“All right,” the event organizer told me, “here’s your ride. His name is Terry.”
You’ll have to forgive me for catching my breath, as Terry rolled up in a wheelchair.
It was winter in Winnipeg, below freezing, and dark. And my driver, as I already said, was shaking my hand while sitting in a wheelchair.
It turned out to be a wonderful ride, a providential meeting from God that continues to inspire me to this day. Terry’s testimony helped me understand the powerful biblical truth unleashed when we treat our spouse like royalty.
The challenge of cherishing a real spouse is that spouses don’t always act in a way that deserves to be cherished. But one way to maintain a cherishing attitude for our spouse is to honor them for their position.
Prince George gets a lot of press though we all know he hasn’t actually accomplished anything. Yet as the son of William and Kate, he is filled with royal blood and therefore gets lots of attention.
Spiritually speaking, you married a royal spouse. Traditional Eastern Orthodox weddings celebrate a practice called “crowning.” The bride and groom literally wear connecting crowns (they are joined by a ribbon) as part of the festivities. In days long past, an Eastern Orthodox bride and groom wore those crowns for eight days following the ceremony. Far more typical today, the crowns are removed at the end of the ceremony.
A Christian marriage places us in succession of a long order of “royal couples,” descending from Adam and Eve (the first ones told to “rule over…every living creature that moves on the ground” Gen. 1:28), Abraham and Sarah, Isaac and Rebekah, Jacob and Rachel, David and Bathsheba, Zechariah and Elizabeth, Joseph and Mary. It’s a recognition that Christian marriage is about more than happiness and children—it’s about testifying to God’s long-term plan to bring humanity back from the Fall to reclaim God’s world through the Messiah. We are royal representatives through whom God spreads his reign and builds his kingdom.
Rev. 22:5 tells us that God’s followers “will reign for ever and ever.”
After talking about God’s long-term plan of redemption, 1 Peter proclaims, “But you are a chosen people, a royal priesthood, a holy nation, God’s special possession, so that you may declare the praises of Him who called you out of darkness into His wonderful light” (2:9). This is the context that precedes what Peter says to wives (3:1ff) and husbands (3:7ff). It’s a clear statement that we are to treat each other in light of our spiritual royalty. Our marriages are about more than each other; they are about testifying to God’s Kingdom, and that is served in part by recognizing the royal place each partner has in that Kingdom.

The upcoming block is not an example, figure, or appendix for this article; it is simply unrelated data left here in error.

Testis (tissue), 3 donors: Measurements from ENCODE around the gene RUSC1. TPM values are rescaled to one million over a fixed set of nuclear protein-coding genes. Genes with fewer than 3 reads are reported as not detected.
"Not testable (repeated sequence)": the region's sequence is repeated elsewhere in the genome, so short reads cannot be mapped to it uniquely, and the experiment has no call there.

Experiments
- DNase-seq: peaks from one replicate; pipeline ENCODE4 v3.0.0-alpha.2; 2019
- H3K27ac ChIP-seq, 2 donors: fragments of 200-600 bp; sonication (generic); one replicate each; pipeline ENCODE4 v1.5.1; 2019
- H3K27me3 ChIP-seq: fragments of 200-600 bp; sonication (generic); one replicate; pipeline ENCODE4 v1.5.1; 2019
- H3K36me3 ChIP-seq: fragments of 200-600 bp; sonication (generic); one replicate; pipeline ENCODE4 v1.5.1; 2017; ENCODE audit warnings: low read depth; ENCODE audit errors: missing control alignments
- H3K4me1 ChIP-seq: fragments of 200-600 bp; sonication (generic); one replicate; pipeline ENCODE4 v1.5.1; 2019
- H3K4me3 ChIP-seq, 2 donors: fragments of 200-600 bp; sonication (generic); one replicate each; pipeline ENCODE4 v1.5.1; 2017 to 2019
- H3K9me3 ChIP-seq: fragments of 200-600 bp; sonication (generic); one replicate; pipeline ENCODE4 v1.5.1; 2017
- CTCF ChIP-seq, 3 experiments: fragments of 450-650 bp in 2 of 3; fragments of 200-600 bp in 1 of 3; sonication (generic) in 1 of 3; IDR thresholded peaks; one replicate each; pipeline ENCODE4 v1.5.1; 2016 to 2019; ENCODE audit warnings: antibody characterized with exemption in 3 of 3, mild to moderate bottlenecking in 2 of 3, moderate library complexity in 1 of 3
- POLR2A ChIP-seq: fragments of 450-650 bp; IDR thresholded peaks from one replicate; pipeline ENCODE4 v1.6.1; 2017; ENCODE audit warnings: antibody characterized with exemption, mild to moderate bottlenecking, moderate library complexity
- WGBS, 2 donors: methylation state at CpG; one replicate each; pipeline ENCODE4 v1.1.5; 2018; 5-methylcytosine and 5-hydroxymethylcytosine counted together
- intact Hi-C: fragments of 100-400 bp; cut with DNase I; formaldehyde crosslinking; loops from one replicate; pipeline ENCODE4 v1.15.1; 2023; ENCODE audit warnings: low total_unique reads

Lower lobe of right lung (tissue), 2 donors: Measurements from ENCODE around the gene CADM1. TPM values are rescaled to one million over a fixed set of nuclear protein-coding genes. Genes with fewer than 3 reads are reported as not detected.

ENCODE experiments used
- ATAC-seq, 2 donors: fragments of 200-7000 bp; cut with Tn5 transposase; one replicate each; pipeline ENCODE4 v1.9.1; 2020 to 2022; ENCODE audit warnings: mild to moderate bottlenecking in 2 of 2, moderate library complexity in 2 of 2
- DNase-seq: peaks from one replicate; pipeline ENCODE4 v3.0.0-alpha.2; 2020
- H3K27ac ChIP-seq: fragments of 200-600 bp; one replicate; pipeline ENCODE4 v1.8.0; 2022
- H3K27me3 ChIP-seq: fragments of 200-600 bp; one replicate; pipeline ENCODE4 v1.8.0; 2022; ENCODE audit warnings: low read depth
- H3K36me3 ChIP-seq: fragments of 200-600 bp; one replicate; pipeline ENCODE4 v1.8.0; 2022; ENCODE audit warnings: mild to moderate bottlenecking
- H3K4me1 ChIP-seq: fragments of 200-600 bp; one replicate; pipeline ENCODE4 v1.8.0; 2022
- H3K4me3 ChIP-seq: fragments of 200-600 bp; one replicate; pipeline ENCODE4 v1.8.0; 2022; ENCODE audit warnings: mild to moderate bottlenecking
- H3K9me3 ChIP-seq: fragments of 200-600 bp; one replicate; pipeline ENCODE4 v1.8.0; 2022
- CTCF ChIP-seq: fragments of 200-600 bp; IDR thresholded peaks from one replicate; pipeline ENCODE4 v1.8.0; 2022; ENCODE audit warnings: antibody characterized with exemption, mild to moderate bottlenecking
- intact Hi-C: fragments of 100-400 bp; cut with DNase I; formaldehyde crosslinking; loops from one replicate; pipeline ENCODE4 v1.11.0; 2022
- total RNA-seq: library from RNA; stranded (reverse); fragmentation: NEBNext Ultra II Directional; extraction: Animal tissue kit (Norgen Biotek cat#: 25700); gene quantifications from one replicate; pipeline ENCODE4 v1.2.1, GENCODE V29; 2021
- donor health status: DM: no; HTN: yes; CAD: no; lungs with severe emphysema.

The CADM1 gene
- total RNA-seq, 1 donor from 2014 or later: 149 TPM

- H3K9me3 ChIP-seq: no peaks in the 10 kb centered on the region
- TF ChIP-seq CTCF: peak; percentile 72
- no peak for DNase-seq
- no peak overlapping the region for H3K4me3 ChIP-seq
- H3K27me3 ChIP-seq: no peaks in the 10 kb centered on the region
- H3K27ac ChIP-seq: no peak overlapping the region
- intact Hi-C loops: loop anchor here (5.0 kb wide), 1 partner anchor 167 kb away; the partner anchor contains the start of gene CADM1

When a princess misbehaves, she is still a princess and entitled to a certain respect. When a prince has a bad day, he doesn’t lose his royal blood.
That’s the secret learned by Terry, my driver from Winnipeg. He has had two loves and two heartbreaks: both of his wives died of illness. His first wife died after 21 years of marriage; his second wife Sharon died after 17 years of marriage.
His life of two marriages offers a “test case” for what it means to cherish a spouse. The main difference in Terry’s second marriage from his first, in his own words, is that Terry called Sharon “princess” and then treated her like one.
Terry’s first wife died from Ovarian cancer. The disease unleashed a terrible five-year battle, and the last eight months required around-the-clock care. Terry got used to doing everything and getting almost nothing in return. This was new for him, but what else can you do when your wife is slowly dying of a horrible disease?
Terry remarried four years after his first wife died. Because the last years of his marriage had required him to do most daily chores, and then his four years of singleness required him to do everything on his own, he kept up the same attitude with his second marriage. Sharon was single for 44 years before she married Terry, and having a man serve her like Terry did when she was used to being on her own made her feel like the luckiest woman in the world.
Terry says his second marriage was much closer and in many ways much richer than his first marriage not because one woman was more excellent than the other but because his attitude about marriage was so dramatically different. He treated his second wife like she was royalty. How would you treat a queen? That’s how Terry treated Sharon.
Cherishing Sharon this way gave Terry a heart that made him cherish Sharon all the more. The more he served her and the more he protected her, the more he cherished her. That’s why he called her princess up until she died.
I pressed Terry on this just to make sure I understood him correctly. He had two marriages, one much closer than the other. But the difference wasn’t the excellence of one wife over another (which is what we usually think generates marital happiness). The difference was his attitude toward one wife over another. He was committed to and loved his first wife, but he cherished his second wife.
Terry’s story of two different marriages shows how much of an impact a commitment to cherishing can make. It’s not about the excellence of our spouse but the excellence of our attitude that often determines whether we have an intimate, successful and happy marriage.
That’s the power unleashed in marriage when we make a commitment to cherish.
TODAY is the official release date of Cherish: The One Word That Changes Everything for Your Marriage. It’s available in stores and online through these outlets: